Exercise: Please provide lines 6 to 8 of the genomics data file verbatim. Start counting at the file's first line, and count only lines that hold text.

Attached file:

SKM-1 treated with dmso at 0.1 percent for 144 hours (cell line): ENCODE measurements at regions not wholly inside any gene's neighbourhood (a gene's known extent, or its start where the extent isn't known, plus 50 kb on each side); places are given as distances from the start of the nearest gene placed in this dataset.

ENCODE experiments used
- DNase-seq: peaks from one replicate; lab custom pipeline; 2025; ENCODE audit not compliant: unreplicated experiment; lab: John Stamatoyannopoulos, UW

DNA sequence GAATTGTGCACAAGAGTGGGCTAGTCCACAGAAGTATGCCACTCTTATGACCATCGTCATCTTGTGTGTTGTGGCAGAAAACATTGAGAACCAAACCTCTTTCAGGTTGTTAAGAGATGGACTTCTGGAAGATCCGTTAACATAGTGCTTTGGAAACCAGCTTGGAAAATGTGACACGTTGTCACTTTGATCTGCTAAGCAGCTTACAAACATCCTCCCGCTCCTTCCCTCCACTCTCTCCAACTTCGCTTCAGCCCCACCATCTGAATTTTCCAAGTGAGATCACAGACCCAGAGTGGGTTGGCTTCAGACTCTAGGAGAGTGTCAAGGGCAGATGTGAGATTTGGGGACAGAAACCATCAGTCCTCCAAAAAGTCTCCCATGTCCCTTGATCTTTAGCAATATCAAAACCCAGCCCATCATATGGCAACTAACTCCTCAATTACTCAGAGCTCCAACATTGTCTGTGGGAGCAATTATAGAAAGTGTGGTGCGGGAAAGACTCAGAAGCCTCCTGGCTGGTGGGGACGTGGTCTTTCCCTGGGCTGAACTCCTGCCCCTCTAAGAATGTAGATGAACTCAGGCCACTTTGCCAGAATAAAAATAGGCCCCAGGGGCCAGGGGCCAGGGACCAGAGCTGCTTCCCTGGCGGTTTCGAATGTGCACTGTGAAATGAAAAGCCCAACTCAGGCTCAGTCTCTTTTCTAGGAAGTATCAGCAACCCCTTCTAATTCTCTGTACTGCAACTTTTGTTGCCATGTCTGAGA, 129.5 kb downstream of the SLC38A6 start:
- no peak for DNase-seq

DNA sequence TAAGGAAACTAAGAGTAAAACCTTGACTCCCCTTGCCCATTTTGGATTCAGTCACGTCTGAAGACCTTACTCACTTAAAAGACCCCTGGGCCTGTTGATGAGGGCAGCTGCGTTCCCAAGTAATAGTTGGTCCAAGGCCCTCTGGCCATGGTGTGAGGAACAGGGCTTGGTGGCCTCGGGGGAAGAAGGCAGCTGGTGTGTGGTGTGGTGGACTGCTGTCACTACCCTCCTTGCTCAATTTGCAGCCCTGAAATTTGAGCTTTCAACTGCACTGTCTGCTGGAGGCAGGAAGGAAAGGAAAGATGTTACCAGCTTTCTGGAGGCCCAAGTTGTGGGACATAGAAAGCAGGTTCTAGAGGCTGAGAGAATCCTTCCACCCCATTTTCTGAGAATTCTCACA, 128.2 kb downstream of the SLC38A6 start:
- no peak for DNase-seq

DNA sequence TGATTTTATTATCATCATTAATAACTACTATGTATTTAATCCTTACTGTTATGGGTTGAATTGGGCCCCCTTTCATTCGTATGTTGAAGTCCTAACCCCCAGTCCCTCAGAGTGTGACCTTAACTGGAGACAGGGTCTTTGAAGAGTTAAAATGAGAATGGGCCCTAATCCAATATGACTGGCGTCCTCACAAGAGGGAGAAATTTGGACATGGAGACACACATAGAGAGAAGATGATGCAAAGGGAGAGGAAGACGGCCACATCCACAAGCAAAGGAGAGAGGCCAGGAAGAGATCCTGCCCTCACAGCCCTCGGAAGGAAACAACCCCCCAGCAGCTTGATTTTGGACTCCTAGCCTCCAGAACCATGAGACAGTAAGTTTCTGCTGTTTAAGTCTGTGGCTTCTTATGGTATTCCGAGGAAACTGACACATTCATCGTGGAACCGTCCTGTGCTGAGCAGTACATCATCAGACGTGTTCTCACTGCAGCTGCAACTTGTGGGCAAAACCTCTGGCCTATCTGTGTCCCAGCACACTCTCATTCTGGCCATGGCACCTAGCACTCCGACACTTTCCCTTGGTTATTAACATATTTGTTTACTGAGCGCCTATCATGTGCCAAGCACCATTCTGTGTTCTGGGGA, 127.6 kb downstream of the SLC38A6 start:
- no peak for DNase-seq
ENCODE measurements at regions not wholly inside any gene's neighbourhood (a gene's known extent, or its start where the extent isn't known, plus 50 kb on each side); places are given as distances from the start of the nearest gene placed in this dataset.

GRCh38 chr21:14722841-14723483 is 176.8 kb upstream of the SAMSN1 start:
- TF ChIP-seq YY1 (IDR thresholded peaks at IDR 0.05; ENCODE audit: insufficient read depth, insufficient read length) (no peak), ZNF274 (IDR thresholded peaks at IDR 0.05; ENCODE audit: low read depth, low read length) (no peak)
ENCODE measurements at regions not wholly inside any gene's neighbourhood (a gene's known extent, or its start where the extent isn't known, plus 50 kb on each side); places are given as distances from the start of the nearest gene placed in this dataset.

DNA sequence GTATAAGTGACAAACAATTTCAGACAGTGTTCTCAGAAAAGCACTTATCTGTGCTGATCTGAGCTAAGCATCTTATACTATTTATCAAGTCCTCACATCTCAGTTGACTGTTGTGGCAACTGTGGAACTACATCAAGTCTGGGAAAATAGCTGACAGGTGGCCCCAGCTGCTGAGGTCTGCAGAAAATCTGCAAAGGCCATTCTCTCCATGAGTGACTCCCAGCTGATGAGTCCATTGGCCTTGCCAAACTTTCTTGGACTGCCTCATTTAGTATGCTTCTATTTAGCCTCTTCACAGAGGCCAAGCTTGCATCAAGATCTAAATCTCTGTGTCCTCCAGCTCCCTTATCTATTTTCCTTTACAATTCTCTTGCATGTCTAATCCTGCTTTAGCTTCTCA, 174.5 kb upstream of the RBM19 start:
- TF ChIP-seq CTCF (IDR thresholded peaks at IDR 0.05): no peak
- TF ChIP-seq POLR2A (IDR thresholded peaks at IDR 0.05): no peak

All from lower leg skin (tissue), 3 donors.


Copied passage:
DNA sequence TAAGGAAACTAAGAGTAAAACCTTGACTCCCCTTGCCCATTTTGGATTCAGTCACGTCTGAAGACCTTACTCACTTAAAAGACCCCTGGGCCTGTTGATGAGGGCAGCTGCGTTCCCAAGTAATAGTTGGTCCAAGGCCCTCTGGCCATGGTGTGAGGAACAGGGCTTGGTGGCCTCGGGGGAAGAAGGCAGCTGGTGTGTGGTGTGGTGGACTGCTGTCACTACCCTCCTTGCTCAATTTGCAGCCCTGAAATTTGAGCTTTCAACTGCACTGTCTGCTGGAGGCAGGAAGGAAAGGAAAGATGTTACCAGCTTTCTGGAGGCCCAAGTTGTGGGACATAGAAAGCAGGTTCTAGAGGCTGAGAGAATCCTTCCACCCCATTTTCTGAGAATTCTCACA, 128.2 kb downstream of the SLC38A6 start:
- no peak for DNase-seq

DNA sequence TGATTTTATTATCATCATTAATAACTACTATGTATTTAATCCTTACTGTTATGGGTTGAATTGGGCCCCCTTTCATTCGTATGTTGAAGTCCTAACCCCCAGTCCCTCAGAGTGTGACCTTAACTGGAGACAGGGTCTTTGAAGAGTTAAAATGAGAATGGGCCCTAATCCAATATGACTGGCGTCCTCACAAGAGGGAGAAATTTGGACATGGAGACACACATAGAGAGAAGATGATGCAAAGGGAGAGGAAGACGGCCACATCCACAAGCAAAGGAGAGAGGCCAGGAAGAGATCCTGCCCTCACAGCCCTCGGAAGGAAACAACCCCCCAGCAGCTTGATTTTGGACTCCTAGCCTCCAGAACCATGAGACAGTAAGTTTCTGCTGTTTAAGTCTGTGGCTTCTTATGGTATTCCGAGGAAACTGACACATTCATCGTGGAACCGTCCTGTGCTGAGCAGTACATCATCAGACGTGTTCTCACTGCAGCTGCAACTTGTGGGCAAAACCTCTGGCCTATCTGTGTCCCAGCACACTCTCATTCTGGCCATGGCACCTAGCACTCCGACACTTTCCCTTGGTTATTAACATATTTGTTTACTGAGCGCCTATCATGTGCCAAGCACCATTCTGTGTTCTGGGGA, 127.6 kb downstream of the SLC38A6 start: